M&M 2017

Early Registration Deadline:
June 26


Plenary Talks

Monday, August 7, 2017
Cervantes Convention Center — St. Louis, Missouri



Eric Betzig, PhD
Janelia Farm Research Campus, Ashburn, VA

Imaging Cellular Structure and Dynamics from Molecules to Organisms

Eric Betzig obtained a BS in Physics from Caltech and a Ph.D. in Applied Physics at Cornell. In 1988, he became a PI at AT&T Bell Labs where he extended his thesis work on near-field optical microscopy, the first method to break the diffraction barrier. By 1993, he held a world record for data storage density, and recorded the first super-resolution fluorescence images of cells as well as the first single molecule images at ambient temperature. Frustrated with technical limitations and declining standards as more jumped into the field, he quit science and by 1996 was working for his father's machine tool company. Commercial failure of the technologies he developed there left him unemployed in 2003 and looking for new directions. This search eventually culminated in his co-invention of the super-resolution technique PALM with his best friend, Bell Labs colleague Harald Hess. For this work, Betzig was co-recipient of the 2014 Nobel Prize in Chemistry along with Stefan Hell and William E. Moerner. Since 2005, he has been a Group Leader at the Janelia Research Campus, developing new optical imaging technologies for biology.



Keith Riles, PhD
University of Michigan, Ann Arbor

Detecting Massive Black Holes via Attometry - Gravitational Wave Astronomy Begins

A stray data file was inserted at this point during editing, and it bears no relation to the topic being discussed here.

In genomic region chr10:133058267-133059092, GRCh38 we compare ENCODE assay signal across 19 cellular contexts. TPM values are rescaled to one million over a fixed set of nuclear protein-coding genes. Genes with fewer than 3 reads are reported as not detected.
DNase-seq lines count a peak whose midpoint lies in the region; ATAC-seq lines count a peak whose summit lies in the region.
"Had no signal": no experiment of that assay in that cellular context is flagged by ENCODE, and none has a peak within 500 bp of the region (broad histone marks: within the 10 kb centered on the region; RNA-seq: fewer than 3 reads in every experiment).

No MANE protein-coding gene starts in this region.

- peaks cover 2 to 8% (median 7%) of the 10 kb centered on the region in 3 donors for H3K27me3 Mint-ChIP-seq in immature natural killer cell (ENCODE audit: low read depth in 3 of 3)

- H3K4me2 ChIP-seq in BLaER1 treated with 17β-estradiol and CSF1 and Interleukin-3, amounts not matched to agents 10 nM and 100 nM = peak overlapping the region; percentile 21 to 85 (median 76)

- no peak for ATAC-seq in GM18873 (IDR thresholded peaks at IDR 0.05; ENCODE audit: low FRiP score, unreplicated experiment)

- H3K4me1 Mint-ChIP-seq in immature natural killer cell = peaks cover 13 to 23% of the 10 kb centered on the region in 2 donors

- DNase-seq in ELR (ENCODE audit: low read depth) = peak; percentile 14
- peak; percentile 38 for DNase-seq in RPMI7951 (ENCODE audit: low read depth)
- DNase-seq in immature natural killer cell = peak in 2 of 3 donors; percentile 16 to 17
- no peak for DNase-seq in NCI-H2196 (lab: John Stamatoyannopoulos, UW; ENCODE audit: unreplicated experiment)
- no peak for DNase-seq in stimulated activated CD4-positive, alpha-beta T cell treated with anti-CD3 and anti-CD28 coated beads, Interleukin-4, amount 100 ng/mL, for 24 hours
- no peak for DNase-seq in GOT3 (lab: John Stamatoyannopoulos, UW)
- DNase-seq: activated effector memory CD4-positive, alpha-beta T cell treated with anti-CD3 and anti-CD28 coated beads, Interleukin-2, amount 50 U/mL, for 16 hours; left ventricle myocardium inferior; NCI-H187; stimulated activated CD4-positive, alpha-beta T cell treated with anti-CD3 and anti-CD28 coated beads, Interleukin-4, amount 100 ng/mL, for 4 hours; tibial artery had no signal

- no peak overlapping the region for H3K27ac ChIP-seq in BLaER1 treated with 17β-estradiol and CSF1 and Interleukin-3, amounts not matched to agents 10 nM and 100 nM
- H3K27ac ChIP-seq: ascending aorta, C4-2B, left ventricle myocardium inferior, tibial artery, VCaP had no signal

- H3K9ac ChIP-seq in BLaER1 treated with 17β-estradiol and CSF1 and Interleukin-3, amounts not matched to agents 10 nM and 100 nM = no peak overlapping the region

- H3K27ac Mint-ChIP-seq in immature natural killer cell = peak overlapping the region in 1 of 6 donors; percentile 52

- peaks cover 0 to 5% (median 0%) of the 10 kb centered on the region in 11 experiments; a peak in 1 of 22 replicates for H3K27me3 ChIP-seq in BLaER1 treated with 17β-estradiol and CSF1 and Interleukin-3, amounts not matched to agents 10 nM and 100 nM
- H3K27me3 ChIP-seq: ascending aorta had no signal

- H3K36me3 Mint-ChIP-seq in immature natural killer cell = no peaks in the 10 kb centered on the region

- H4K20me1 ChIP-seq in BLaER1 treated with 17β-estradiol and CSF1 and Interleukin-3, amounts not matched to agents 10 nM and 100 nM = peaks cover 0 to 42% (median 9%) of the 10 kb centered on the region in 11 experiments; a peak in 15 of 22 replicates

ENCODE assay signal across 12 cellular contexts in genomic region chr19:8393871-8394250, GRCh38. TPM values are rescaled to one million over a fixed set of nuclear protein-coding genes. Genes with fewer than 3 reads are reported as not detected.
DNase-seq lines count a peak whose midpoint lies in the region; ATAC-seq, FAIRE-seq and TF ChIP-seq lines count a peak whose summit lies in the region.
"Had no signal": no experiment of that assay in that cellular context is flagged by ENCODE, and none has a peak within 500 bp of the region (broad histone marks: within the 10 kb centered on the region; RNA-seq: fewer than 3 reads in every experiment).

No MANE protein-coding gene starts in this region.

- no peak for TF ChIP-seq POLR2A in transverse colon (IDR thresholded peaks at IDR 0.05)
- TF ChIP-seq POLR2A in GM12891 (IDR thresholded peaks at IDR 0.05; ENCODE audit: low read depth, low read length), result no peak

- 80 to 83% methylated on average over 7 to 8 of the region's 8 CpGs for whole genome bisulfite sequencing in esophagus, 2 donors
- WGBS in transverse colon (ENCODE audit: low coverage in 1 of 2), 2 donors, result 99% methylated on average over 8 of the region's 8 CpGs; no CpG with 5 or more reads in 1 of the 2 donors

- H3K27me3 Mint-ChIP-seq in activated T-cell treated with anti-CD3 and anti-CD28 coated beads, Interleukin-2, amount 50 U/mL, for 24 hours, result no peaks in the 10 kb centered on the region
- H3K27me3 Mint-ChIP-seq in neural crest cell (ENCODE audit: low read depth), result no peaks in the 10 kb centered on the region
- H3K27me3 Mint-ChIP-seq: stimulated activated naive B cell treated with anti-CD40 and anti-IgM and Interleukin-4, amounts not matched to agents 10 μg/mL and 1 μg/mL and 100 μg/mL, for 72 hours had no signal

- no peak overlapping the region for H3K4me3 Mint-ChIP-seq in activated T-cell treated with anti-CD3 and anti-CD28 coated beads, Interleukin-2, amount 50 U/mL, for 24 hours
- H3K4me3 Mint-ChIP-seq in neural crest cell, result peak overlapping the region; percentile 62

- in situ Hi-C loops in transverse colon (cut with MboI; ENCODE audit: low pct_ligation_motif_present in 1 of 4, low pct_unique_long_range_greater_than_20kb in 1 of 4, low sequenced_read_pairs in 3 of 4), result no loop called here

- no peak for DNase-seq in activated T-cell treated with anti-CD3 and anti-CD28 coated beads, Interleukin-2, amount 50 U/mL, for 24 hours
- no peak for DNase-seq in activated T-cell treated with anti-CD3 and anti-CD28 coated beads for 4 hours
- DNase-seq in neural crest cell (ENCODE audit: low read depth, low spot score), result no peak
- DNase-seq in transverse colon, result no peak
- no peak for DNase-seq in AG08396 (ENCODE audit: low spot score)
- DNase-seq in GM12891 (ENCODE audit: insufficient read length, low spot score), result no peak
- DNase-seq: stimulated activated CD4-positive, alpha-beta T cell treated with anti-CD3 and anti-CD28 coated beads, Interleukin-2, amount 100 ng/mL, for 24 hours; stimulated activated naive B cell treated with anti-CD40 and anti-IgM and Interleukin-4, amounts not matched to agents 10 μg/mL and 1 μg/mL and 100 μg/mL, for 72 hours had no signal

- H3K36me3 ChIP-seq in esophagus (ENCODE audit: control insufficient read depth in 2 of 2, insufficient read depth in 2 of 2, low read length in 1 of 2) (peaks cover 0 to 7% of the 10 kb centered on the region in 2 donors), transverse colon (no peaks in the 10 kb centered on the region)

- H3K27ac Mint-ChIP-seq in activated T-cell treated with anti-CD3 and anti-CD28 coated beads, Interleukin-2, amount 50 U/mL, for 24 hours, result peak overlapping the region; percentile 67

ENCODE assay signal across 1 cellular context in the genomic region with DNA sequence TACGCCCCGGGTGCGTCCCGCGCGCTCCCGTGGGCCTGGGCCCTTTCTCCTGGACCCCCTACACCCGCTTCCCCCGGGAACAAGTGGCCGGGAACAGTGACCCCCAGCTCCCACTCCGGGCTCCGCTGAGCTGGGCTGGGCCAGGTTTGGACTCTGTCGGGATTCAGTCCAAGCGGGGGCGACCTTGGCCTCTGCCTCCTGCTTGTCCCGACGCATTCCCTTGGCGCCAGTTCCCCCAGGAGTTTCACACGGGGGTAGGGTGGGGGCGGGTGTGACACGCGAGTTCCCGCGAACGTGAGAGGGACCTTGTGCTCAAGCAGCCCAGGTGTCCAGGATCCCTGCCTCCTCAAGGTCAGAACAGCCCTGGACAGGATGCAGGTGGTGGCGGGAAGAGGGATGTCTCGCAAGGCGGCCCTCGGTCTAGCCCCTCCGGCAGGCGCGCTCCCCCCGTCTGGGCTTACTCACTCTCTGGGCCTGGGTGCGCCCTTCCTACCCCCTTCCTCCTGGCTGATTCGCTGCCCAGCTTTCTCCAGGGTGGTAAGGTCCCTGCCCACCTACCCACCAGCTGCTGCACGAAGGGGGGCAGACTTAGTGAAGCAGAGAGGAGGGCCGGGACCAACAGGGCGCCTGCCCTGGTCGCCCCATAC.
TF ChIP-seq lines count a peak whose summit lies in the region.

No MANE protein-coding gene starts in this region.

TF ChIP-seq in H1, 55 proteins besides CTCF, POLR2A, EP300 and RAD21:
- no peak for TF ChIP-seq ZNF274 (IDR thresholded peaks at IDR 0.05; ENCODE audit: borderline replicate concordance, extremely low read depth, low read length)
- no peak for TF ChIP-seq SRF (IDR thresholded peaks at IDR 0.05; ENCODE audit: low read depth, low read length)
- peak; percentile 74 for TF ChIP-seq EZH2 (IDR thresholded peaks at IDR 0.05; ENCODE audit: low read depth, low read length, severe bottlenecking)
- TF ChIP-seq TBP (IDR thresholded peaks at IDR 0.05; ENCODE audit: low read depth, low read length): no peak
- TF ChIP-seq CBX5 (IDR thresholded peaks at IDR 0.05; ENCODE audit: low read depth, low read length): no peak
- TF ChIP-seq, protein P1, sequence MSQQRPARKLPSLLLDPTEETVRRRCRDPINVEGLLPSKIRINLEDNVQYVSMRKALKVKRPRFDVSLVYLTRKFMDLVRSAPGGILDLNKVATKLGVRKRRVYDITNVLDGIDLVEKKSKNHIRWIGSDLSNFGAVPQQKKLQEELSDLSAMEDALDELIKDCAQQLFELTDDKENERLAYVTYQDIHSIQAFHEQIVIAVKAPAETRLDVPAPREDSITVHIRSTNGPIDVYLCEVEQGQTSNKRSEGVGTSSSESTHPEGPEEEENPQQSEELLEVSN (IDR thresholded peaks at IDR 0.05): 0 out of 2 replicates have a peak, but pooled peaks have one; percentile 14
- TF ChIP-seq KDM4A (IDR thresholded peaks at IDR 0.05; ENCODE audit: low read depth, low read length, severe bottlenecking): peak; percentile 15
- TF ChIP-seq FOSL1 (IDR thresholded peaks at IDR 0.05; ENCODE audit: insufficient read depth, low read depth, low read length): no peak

In their first observing run, the two detectors of the Advanced Laser Interferometer Gravitational-Wave Observatory (Advanced LIGO) simultaneously observed transient gravitational-wave signals. The detected waveforms indicated the inspiral and merger of pairs of massive black holes more than 1 billion years ago. These discoveries marked the first direct detections of gravitational waves and the first observations of binary black hole mergers. Ironically but perhaps not surprisingly, the detection of these cataclysmic events so far away depended on measuring distance changes between mirrors at the attometer level. The first gravitational-wave discoveries and the instruments that made them possible will be presented.

Professor Riles carries out research into the fundamental forces of nature, working in both gravitational wave and elementary particle physics. He leads the Michigan Gravitational Wave Group and is a member of the LIGO Scientific Collaboration (LSC), which in September 2015 discovered gravitational waves from the merger of two massive black holes. This $300 million project, led by Caltech and MIT, operates 4-km Michelson laser interferometers at sites in Hanford, Washington and Livingston, Louisiana. These interferometers are designed to measure minute disturbances in space itself to a relative precision better than 1 part in a billion trillion (10-21). Transient "ripples in space" can emanate from violent but distant astrophysical phenomena, including colliding black holes or neutron stars and from supernovae.

Using LIGO data, the Michigan Gravitational Wave Group has placed upper limits on longer-lived but still weaker (<10-24) ripples from unknown, rapidly spinning neutron stars in the Milky Way. Searches are now under way for gravitational waves emitted by isolated neutron stars using an algorithm called PowerFlux and for binary neutron stars, using an algorithm called TwoSpect. Both programs were developed by the University of Michigan group. In addition, the group has carried out extensive work on LIGO detector characterization, including calibration, and on detector commissioning.

Professor Riles has also spent part of his research time in recent years studying the physics potential and the detector requirements of a future linear electron positron collider with a center of mass energy of 350 GeV and higher.


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